It is difficult to determine what direction the government would head as officials make a series of contradictory statements to the media regarding the conditions spelt out by Boko Haram for releasing the girls
Confusion now reigns supreme in Nigeria as senior government officials give contradictory views they claim reflect the government’s commitment (or not) regarding the administration’s willingness (or otherwise) to negotiate with the extremist Boko Haram sect for the release of the over 250 Chibok girls, raising concerns yet again about the government’s strategy for resolving the crisis, and the coherence of its plans in that regard.
In the last two days, the senate president, two ministers, and another senior official, have disagreed openly on the government’s line of action- whether to accept a proposal for talks with Boko Haram, or to stick to the use of force.
The senate president, David Mark, said Tuesday the government will never negotiate with Boko Haram, as doing so would embolden other terrorist groups.
His comments aligned with those of the interior minister, Abba Moro, who had vowed Monday that the government would not accept Boko Haram’s proposal to swap the kidnapped girls with the sect’s suspected members detained by the Nigerian authorities.
But the special duties minister, Taminu Turaki, and the director general of the National Orientation Agency, Mike Omeri, hinted at the government’s willingness for talks with the group that has killed thousands of Nigerians in its five-year old insurgency.
Mr. Turaki told the BBC Tuesday that the government was set for dialogue while Mr. Omeri said all options remained on the table as the government, backed by an international specialist team, attempts to locate and rescue the girls.
The girls were kidnapped on the night of April 14 from their dormitory as they prepared for their final examinations. The United States is leading an international effort to help Nigeria rescue the girls.
The U.S. said Monday it has started flying manned surveillance missions in the northeast to gather intelligence about the location of the girls.
The Nigerian military has not offered any insight whether it would welcome the proposed talks with Boko Haram or not.
Defence spokesperson, Chris Olukolade, did not respond to PREMIUM TIMES’ enquiries Tuesday.
The Nigerian government has been under intense international scrutiny for its sloppy response to the kidnapping after it took President Goodluck Jonathan three weeks to address Nigerians on the the abduction.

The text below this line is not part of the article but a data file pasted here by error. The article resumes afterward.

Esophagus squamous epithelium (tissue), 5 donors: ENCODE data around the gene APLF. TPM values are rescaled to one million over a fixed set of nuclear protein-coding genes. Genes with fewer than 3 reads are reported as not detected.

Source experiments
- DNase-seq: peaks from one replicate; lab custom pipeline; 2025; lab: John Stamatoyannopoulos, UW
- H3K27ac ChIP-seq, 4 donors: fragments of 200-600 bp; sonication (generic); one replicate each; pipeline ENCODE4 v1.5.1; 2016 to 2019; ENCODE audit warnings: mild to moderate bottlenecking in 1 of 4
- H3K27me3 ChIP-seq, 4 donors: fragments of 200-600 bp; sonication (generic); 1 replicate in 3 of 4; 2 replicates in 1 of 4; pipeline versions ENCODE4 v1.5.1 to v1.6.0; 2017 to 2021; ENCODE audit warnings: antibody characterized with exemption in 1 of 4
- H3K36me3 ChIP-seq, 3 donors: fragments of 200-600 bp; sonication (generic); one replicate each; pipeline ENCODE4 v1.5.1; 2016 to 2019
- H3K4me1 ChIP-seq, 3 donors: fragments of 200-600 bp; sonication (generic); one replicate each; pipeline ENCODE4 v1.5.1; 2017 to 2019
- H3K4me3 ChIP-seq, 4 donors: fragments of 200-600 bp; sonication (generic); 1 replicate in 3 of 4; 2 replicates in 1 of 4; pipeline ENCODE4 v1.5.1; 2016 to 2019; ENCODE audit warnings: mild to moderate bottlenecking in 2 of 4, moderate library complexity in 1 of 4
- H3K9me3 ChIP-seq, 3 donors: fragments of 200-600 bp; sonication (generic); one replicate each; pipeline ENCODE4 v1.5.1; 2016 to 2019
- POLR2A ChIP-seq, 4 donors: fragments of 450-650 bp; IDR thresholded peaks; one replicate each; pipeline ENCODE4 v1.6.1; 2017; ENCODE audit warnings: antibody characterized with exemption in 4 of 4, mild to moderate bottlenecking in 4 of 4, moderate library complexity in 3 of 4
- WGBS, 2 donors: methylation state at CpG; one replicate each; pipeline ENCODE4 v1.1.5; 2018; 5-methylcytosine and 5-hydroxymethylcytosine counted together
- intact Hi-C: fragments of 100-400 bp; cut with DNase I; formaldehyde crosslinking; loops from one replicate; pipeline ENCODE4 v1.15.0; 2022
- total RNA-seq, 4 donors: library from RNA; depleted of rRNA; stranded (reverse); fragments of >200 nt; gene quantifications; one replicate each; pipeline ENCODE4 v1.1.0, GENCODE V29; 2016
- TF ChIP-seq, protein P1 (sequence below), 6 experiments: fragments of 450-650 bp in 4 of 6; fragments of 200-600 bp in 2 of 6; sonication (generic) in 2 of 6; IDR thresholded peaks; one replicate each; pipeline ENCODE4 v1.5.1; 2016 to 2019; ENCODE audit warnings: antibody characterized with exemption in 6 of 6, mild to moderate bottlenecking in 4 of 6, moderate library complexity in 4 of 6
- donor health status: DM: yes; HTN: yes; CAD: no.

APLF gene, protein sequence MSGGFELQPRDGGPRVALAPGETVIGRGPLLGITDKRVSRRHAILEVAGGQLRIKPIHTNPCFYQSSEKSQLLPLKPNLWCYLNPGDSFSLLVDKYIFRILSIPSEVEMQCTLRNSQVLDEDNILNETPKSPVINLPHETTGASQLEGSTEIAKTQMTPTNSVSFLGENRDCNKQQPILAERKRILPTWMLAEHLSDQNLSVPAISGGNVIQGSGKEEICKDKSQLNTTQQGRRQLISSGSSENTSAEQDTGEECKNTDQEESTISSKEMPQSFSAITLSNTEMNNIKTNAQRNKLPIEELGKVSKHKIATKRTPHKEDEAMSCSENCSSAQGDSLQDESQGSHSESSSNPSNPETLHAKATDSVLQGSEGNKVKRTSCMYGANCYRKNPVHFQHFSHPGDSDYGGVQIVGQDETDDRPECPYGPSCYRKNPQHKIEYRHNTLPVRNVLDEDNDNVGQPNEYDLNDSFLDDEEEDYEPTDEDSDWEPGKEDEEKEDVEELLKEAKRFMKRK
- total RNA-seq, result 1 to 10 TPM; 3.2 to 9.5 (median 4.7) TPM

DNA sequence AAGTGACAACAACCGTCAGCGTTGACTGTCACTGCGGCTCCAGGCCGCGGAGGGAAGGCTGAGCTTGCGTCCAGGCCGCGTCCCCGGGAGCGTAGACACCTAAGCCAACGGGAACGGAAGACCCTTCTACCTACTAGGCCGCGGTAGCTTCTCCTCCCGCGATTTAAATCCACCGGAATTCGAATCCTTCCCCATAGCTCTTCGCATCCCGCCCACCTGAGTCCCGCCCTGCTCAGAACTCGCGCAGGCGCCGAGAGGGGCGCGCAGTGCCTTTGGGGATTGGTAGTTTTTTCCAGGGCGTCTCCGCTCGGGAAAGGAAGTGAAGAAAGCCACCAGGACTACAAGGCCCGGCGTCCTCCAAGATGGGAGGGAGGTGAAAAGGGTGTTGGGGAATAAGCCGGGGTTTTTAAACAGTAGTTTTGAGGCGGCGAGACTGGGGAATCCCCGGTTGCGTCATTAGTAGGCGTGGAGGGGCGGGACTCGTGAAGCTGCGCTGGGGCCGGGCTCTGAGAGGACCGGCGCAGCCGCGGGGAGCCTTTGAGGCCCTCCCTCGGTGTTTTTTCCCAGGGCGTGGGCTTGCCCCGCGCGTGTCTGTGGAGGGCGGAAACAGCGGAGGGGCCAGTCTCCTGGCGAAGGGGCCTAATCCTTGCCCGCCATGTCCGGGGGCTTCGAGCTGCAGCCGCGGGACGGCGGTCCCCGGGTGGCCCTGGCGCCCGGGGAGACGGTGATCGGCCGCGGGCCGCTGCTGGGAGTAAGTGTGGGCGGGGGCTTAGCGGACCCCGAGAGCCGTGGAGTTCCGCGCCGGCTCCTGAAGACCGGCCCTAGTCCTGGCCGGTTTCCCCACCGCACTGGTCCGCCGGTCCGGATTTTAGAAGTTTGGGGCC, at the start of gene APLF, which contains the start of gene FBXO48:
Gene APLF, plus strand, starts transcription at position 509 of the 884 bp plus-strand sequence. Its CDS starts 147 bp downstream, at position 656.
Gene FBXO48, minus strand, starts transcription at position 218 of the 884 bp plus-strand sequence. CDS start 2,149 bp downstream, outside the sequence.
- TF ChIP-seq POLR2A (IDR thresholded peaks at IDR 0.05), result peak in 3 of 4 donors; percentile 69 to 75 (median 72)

Many Nigerians have accused the government of lacking a clear strategy to responding to the attack and the entire Boko Haram insurgency. Critics also view the government’s ongoing rescue effort as a mere response to the overwhelming international pressure.
But the conflicting claims by the officials between Monday and Tuesday again put to the fore concerns about the government’s capacity, or willingness to deal with the abduction; and how it plans to do so. They also raise questions about whether the government has failed to put its own house in order even in the face of foreign assistance.
Interior Minister, Abba Moro, was first to lay out a clear line of action for the government Monday. Responding to a video released by Boko Haram, in which its leader, Abubakar Shekau, offered to release the abducted girls only when jailed Boko Haram fighters are released.
Mr. Moro said the government was rejecting the demand altogether.
Late Monday, the Director General of the National Orientation Agency, Mr. Omeri, however said the government remained open to all options- implying negotiations and possibly the use of force against the kidnappers hadn’t been ruled out by government.
Special Duties minister, Taminu Turaki, re-echoed Mr. Omeri’s position by Tuesday morning, contrasting the interior minister.
In an interview with the BBC, Mr. Turaki said the Nigerian government was ready for talks with Boko Haram, urging the Islamist group to send in representatives for talks with the government if they were sincere.
Mr. Turaki, who heads a panel set up by President Goodluck Jonathan to explore ways of negotiating with the group, was quoted by the BBC as saying the government was set for negotiations in bringing the crisis to an end and that “an issue of this nature can be resolved outside of violence”.
Yet, on Tuesday, the Nigerian senate president, Mr. Mark, repeated the interior minister’s vow that Nigeria would not negotiate with Boko Haram or any other terrorist group.
Speaking in China, Mr. Mark said the Nigerian government would ensure the safe return of the abducted girls.
“Nigeria will not negotiate with terrorists under any circumstance,” he said. “If we negotiate with them, they will get a few more people and then we begin to negotiate again.”
“You do not negotiate with criminals; you do not negotiate with terrorists. We are going to bring the girls back safe and sound, every effort will be made to rescue them.
“For a criminal to parade himself and be asking for negotiation, I think that is the height of insult on any nation,” he said.
Mr. Mark said the insurgency had persisted because government initially took the insurgents for granted.
“We had assumed that they were just Nigerians and so we treated them with kid gloves. We perhaps didn’t realise on time that they had international connection.
“It is clear to everyone now that they are not just restricted to Nigeria.”
He argued that since the terrorists had declared war on Nigeria, no effort should be spared in dealing with them.
He said the National Assembly would review the anti-terrorism laws, spelling out tougher penalties for terrorists.
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